Hormonal IUD (Mirena)
Mirena is a hormonal intrauterine device (IUD) that can provide long-term birth control (contraception).
The device is a T-shaped plastic frame that’s inserted into the uterus, where it releases a type of the hormone progestin. To prevent pregnancy, Mirena:
Thickens mucus in the cervix to stop sperm from reaching or fertilizing an egg
Thins the lining of the uterus and partially suppresses ovulation
Mirena prevents pregnancy for up to five years after insertion. It’s one of several hormonal IUDs with Food and Drug Administration approval.
Why it’s done
Mirena offers effective, long-term contraception. It can be used in premenopausal women of all ages, including teenagers.
Among various benefits, Mirena:
Eliminates the need to interrupt sex for contraception
Doesn’t require partner participation
Can remain in place for up to five years
Can be removed at any time, followed by a quick return to your normal fertility
Can be used while breast-feeding — although your health care provider will likely recommend waiting six to eight weeks after childbirth because earlier placement increases the risk of injuring the uterus during placement
Doesn’t carry the risk of side effects related to birth control methods containing estrogen
Mirena can decrease menstrual bleeding after three or more months of use. About 20 percent of women stop having periods after one year of using Mirena.
Mirena can also decrease:
Severe menstrual pain and pain related to the abnormal growth of uterine-lining tissue outside the uterus (endometriosis)
The risk of pelvic infection
The risk of endometrial cancer
Because of these noncontraceptive benefits, Mirena is often prescribed for women with:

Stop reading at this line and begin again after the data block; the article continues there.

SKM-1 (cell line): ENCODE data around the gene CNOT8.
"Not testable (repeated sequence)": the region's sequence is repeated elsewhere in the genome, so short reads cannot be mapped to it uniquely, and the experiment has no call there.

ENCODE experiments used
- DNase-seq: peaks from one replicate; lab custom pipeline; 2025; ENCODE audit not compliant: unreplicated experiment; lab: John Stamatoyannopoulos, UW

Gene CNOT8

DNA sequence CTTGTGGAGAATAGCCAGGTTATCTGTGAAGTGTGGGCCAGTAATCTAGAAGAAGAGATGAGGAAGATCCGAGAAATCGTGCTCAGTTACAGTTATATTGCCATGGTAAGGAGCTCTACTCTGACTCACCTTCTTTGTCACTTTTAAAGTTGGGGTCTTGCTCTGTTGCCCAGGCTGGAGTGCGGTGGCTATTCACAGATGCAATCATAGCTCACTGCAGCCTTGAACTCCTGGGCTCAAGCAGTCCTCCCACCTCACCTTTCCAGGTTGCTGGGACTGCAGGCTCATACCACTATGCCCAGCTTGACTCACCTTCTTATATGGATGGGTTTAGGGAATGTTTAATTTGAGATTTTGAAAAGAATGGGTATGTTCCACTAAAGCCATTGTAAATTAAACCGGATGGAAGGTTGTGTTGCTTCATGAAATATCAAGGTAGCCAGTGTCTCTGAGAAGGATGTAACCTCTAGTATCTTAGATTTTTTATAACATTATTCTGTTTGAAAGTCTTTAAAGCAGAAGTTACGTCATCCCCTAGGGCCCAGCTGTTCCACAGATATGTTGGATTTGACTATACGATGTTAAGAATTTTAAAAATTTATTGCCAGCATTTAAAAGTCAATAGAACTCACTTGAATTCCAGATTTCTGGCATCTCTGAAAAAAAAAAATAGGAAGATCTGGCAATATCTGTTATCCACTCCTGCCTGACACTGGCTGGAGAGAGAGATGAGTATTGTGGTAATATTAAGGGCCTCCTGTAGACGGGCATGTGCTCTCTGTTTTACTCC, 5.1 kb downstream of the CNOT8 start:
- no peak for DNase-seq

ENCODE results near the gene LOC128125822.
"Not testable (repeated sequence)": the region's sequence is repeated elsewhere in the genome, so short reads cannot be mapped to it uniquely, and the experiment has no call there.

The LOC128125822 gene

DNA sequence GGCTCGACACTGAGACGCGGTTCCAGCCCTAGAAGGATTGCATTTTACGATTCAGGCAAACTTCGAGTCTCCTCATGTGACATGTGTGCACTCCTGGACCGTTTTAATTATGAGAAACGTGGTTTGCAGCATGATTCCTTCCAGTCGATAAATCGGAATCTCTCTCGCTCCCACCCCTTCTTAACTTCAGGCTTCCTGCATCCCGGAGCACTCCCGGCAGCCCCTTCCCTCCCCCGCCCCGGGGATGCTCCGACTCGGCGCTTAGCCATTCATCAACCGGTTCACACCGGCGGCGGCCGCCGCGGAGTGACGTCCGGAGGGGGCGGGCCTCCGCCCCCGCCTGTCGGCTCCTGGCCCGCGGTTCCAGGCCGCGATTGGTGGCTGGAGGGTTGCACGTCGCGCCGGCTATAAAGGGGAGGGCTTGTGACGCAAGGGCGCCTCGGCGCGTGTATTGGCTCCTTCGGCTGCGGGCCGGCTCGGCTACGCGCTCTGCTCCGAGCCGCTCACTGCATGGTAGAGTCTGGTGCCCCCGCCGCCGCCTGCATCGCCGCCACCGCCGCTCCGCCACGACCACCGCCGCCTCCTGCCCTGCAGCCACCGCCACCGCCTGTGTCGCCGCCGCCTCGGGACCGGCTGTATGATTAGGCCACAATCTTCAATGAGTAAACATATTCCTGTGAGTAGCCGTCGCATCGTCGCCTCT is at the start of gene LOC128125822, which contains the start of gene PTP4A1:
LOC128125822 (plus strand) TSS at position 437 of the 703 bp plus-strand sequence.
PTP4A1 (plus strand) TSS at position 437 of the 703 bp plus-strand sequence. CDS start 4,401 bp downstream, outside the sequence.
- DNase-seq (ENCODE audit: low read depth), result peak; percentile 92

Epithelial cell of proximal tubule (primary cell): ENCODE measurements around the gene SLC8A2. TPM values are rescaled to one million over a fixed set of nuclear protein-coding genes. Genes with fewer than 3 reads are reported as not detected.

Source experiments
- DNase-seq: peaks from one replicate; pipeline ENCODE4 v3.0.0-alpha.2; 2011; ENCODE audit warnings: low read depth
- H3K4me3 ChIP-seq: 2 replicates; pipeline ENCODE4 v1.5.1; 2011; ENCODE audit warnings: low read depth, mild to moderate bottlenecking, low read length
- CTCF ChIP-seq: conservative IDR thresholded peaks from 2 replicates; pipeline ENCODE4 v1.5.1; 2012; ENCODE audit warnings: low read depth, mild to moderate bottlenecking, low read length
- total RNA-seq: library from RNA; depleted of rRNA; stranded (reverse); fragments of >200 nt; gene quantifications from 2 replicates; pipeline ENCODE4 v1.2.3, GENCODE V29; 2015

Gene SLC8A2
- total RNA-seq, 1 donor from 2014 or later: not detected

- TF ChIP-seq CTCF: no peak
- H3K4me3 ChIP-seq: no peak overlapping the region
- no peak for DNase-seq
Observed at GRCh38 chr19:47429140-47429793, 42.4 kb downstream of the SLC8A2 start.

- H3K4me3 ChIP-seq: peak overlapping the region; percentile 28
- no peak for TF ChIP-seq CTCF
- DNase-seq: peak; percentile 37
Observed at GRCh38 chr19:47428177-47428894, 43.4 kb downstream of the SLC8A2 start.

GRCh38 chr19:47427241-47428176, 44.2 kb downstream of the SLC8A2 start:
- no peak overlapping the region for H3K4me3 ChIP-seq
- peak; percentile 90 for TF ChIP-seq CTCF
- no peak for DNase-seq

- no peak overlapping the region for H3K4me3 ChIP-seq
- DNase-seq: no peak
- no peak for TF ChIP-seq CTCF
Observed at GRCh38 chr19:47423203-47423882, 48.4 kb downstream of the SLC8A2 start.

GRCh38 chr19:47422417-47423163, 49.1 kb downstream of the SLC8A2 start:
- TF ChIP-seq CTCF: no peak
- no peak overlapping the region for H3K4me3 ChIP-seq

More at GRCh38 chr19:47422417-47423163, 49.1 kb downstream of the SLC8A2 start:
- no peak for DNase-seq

Heavy menstrual bleeding
Cramping or pain with periods
Abnormal growth of the lining of the uterus (endometrial hyperplasia)
Abnormal growth of uterine-lining tissue into the muscular wall of the uterus (adenomyosis)
Mirena isn’t appropriate for everyone. Your health care provider may discourage use of Mirena if you have:
Breast cancer, or have had it
Uterine or cervical cancer
Uterine abnormalities, such as fibroids, that interfere with the placement or retention of Mirena
A pelvic infection or current pelvic inflammatory disease
Unexplained vaginal bleeding
Tell your health care provider if you:
Take any medications, including nonprescription and herbal products
Have diabetes or high blood pressure
Have a heart condition or have had a heart attack
Have blood-clotting problems or have had a stroke
Recently gave birth or are breast-feeding
Less than 1 percent of women who use Mirena will get pregnant in a year of typical use.
If you do conceive while using Mirena, you’re at higher risk of an ectopic pregnancy — when the fertilized egg implants outside the uterus, usually in a fallopian tube. However, because Mirena prevents most pregnancies, women who use it are at lower risk of having an ectopic pregnancy than are other sexually active women who are not using contraception.
Mirena is generally safe. But it’s important to remember that:
Mirena doesn’t protect against STIs.
Rarely, insertion of Mirena causes perforation of the uterus. The risk of perforation might be higher when inserted during the postpartum period.
Side effects associated with Mirena include:
Irregular bleeding, which can improve after six months of use
Cramping or pelvic pain
It’s also possible to expel Mirena from your uterus. You may be more likely to expel Mirena if you:
Have never been pregnant
Have heavy or prolonged periods
Have severe menstrual pain
Previously expelled an IUD
Are younger than age 20
Had Mirena inserted immediately after childbirth
Your health care provider may recommend removal of Mirena if you develop:
A pelvic infection
Inflammation of the endometrium (endometritis)
Endometrial or cervical cancer
Pelvic pain or pain during sex
Very severe migraine
A significant increase in blood pressure, or have a stroke or heart attack
Possible exposure to an STI
Mirena can remain in place for up to five years. To remove Mirena, your health care provider will likely use forceps to grasp the device’s strings and gently pull. The device’s arms will fold upward as it’s withdrawn from the uterus.
Light bleeding and cramping is common during removal. Rarely, removal can be more complicated.